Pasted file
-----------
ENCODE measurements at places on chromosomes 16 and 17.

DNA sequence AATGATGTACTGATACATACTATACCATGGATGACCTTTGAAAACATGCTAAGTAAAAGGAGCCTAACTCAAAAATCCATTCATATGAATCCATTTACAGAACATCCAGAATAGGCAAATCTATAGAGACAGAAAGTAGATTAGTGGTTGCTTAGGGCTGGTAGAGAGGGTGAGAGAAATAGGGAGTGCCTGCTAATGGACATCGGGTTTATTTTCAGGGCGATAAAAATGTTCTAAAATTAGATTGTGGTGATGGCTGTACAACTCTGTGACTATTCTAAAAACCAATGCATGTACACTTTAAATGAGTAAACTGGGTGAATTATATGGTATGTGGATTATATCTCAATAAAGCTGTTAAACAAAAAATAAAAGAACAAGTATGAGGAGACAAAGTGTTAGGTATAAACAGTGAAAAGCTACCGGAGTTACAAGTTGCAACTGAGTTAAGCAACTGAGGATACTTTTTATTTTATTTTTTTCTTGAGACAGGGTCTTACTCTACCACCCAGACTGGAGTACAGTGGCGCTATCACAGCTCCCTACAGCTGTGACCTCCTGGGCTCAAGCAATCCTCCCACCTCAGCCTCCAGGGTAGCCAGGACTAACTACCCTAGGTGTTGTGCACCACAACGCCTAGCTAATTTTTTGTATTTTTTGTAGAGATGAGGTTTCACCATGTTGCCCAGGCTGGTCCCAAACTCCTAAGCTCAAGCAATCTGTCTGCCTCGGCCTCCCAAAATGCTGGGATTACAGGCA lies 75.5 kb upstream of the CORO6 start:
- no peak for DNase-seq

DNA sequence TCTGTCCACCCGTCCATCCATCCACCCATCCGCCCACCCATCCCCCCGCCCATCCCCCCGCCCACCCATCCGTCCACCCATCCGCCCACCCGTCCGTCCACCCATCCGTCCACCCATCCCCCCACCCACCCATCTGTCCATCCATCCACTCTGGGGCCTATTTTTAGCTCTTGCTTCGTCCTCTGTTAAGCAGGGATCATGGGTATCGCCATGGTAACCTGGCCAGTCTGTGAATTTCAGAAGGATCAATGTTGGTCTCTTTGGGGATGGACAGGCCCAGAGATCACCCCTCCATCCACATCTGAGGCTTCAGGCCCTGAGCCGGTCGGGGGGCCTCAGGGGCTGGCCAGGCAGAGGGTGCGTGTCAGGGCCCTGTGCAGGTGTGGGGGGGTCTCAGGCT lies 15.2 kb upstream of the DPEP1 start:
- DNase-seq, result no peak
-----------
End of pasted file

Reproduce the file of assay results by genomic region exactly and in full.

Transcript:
ENCODE measurements at places on chromosomes 16 and 17.

DNA sequence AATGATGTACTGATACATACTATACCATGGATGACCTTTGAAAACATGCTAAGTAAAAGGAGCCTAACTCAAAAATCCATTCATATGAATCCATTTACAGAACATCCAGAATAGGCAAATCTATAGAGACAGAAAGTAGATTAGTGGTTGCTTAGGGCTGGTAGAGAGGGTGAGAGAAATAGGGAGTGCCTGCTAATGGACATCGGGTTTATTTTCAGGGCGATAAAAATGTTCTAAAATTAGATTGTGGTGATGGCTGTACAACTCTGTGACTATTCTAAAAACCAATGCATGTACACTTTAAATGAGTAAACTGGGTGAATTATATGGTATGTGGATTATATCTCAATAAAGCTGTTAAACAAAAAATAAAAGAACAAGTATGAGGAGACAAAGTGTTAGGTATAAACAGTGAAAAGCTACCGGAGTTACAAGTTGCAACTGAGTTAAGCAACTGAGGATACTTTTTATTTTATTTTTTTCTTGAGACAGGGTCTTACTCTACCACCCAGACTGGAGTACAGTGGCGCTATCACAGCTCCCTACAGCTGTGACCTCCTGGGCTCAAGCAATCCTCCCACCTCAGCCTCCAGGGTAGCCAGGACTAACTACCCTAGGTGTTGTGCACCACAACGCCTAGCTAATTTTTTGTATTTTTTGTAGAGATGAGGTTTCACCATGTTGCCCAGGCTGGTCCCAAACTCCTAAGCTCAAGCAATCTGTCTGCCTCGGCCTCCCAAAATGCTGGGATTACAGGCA lies 75.5 kb upstream of the CORO6 start:
- no peak for DNase-seq

DNA sequence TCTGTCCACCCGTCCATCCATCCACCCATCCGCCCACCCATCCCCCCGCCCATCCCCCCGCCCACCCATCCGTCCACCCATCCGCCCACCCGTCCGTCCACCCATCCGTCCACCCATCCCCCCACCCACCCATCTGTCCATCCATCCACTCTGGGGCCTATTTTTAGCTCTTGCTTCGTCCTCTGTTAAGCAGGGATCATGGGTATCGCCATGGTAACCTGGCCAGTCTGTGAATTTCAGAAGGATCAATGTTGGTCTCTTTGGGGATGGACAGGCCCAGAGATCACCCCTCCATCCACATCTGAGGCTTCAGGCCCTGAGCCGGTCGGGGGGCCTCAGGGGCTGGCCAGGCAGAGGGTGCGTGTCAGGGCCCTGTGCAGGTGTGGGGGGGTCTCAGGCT lies 15.2 kb upstream of the DPEP1 start:
- DNase-seq, result no peak